In the US, many of us only know homœopathy through the little pills we see in the health-food store or CVS for assisting in first-aid situations or for general complaints. Yet, there are over 6 million in the US who use homœopathyfor self-care (Homeopathy Research Institute, 2019). However, an experienced person in the US, who has consulted with a qualified homœopathic practitioner, could attest to its more substantial health enhancing capabilities.
To use myself as an example, homœopathy was an intervention which elevated my health greatly; increased my energy enormously; motivated me to stick to a self-care plan and helped me to feel more alive. What is more, homœopathy is sustainable. For example, its industry doesn't need to eventually cut down a whole forest for their ingredients. Also, there would be no ad-trailing list of side-effects if they had TV commercials. Over and above, provings of the remedies are not on animals, but on healthy human provers. Furthermore, it is known to be a safe and gentle individualized alternative healing modality.
So, what would be the next steps?
For additional information, please feel free to contact Karen; first through email or to set up an appointment for a free 15-minute consultation to answer any questions you may have. In addition, Karen hopes you see other links above for your research purposes, along with references below. Thank you for your time and attention to this article.
[Advexon Science Network]. (2014, May 25]. Quantum theory-full documentary HD. [Video file]. Retrieved from https://www.youtube.com/watch? v=CBrsWPCp_rs
Alloy, L.B., Riskind, J.H., Manos, M.J. (2005), Abnormal psychology: Current perspectives (9th edition). New York, NY: McGraw Hill.
[Boston College School of Social Work]. (2012, September 21). Diversity conference 2012 - Boston college school of social work–video. [Video file]. Retrieved from https://www.youtube.com/watch?
Garrett, B. (2015). Brain & behavior: An introduction to biological psychology 4th Ed. Thousand Oaks, CA: Sage Publications, Inc.
Gilbert, P. (2013). The Compassionate Mind. London, UK: Carmelite House.
Glassy, D. (2010, September). The vitalistic healing model. Pathways to Family Wellness, 12- 17.
Greeson, J. M., Smoski, M. J., Suarez, E. C., Brantley, J. G., Ekblad, A. G., Lynch, T. R., & Wolever, R. Q. (2015). Decreased symptoms of depression after mindfulness-based stress reduction: Potential moderating effects of religiosity, spirituality, trait mindfulness, sex, and age. Journal of Alternative & Complementary Medicine, 21(3), 166-174.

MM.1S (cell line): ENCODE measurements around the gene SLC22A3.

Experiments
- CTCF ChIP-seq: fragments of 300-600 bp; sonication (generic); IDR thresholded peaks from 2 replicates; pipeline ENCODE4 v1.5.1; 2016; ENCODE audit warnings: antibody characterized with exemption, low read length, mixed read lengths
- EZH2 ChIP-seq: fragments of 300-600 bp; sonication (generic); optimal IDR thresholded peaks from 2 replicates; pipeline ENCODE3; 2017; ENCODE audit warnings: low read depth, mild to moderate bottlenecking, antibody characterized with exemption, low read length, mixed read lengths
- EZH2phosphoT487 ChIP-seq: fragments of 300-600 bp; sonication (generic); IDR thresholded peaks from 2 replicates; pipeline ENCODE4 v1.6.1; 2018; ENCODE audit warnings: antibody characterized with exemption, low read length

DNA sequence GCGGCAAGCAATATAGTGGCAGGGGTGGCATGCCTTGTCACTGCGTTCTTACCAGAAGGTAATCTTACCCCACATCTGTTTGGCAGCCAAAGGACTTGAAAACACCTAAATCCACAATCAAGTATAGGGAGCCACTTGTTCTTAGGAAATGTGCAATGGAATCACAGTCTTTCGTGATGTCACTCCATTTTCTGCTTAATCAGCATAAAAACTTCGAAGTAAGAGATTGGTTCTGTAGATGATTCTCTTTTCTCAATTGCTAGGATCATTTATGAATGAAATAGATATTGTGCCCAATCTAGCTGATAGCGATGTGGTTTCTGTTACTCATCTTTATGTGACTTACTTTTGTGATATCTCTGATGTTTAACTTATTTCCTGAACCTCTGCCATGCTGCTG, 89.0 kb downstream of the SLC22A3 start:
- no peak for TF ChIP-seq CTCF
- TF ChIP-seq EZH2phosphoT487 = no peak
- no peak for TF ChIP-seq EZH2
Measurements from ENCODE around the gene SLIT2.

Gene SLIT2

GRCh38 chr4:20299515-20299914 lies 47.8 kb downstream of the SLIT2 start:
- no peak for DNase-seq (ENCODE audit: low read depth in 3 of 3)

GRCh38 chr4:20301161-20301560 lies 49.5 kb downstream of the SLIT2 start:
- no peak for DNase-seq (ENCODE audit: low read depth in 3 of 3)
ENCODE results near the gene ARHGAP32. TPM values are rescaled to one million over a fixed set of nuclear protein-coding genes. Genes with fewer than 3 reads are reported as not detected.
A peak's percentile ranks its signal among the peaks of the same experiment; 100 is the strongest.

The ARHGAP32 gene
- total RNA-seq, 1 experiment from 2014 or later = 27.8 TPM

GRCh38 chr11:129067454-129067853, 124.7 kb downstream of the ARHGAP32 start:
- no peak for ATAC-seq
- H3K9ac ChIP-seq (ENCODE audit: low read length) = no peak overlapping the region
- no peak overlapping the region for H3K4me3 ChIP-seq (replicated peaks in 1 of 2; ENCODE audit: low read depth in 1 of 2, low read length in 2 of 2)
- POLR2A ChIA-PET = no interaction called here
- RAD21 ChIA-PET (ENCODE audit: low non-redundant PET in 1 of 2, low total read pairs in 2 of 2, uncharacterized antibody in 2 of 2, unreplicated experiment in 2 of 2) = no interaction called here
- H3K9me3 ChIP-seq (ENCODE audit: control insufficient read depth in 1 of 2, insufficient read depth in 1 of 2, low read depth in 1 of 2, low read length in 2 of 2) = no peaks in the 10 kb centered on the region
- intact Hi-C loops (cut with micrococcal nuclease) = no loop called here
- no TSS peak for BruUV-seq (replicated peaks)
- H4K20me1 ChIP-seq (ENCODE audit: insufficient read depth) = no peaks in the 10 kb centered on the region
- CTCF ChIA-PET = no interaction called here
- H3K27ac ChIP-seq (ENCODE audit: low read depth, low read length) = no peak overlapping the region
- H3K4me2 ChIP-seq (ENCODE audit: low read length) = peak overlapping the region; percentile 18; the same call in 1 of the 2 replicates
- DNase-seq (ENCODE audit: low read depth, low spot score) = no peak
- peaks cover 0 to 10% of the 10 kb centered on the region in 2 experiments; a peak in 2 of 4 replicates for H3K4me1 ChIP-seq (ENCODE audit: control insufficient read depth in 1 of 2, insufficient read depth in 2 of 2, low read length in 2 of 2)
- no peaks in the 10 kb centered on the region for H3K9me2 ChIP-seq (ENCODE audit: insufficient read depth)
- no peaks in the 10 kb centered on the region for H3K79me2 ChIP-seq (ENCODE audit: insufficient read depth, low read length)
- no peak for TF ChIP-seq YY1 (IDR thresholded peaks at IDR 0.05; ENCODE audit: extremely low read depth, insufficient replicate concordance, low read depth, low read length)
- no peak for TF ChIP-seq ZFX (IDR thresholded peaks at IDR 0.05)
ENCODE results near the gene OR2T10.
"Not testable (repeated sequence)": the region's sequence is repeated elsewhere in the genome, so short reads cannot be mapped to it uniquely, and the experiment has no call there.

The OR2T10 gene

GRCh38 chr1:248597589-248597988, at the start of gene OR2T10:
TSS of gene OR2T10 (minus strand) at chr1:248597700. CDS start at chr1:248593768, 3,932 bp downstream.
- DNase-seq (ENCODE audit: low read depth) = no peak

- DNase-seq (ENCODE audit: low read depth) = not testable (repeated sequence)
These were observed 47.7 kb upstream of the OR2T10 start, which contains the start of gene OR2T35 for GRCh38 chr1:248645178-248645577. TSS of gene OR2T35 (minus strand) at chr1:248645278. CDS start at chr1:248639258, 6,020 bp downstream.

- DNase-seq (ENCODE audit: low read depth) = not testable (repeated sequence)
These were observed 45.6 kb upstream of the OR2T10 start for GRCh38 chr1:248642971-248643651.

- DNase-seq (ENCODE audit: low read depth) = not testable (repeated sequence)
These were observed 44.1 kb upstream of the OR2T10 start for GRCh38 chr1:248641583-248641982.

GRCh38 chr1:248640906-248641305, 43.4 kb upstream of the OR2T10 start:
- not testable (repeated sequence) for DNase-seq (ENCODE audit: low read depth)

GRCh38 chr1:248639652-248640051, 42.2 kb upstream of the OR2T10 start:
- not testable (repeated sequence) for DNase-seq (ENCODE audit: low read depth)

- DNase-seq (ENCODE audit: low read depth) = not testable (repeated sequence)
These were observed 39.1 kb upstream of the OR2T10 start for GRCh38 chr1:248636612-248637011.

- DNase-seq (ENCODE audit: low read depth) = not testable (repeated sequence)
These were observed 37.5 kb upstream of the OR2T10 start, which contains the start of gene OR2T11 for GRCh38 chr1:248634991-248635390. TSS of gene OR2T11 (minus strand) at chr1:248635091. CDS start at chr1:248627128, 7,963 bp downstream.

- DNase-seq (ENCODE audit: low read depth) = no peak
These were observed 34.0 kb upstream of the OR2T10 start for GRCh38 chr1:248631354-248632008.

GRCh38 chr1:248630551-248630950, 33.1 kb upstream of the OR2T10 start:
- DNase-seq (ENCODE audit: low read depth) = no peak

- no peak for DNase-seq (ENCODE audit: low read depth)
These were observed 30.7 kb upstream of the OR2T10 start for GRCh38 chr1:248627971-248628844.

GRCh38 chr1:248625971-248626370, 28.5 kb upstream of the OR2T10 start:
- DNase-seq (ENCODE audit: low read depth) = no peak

Hahnemann, S. (1996). Organon of the medical art, 6th edition. (Decker, S. trans.). (O’Reilly, W.B, Ed.). Palo Alto, CA, Birdcage Books.
Homeopathy Research Institute. July 27, 2019. Homeopathy use around the world. Retrieved from https://www.hri-research.org/resources/essentialevidence/use-of-homeopathy- across-the-world/
[Lisa Gassin]. (2015, September 25). Gestalt psychology 2. [Video file]. Retrieved from https://www.youtube.com/watch?v=KEl5yMryvD8
Sahdra, B., & Shaver, P. (2013). Comparing attachment theory and Buddhist psychology. International Journal for the Psychology of Religion, 23(4), 282–293. https://doi- org.library.esc.edu/10.1080/10508619.2013.795821
Sherrill, R. E. (1986). Gestalt therapy and Gestalt psychology. Gestalt Journal, 9(2), 53–66. Retrieved from http://library.esc.edu/login?url=https://search.ebscohost.com/login.aspx?direct=true&db= psyh&AN=1988-08233-001&site=eds-live
Shulman, L. (2016). The skills of helping individuals, families, groups and communities (8th Ed.). Boston, MA: Cengage Learning
Wood, M. (2005). Vitalism: The history of herbalism, homeopathy, and flower essences. Berkeley, CA: North Atlantic Books.
[YouAreCreators]. (2015, September 15). How “like” attracts “like” in the Universe! (law of attraction). [Video file]. Retrieved from https://www.youtube.com/watch?v=WviqVGAO4SU
* Changes are variable from person to person. Information imparted is for educational use and does not constitute medical advice.
© 2001-2021 Karen M. Diefenbach. All Rights Reserved.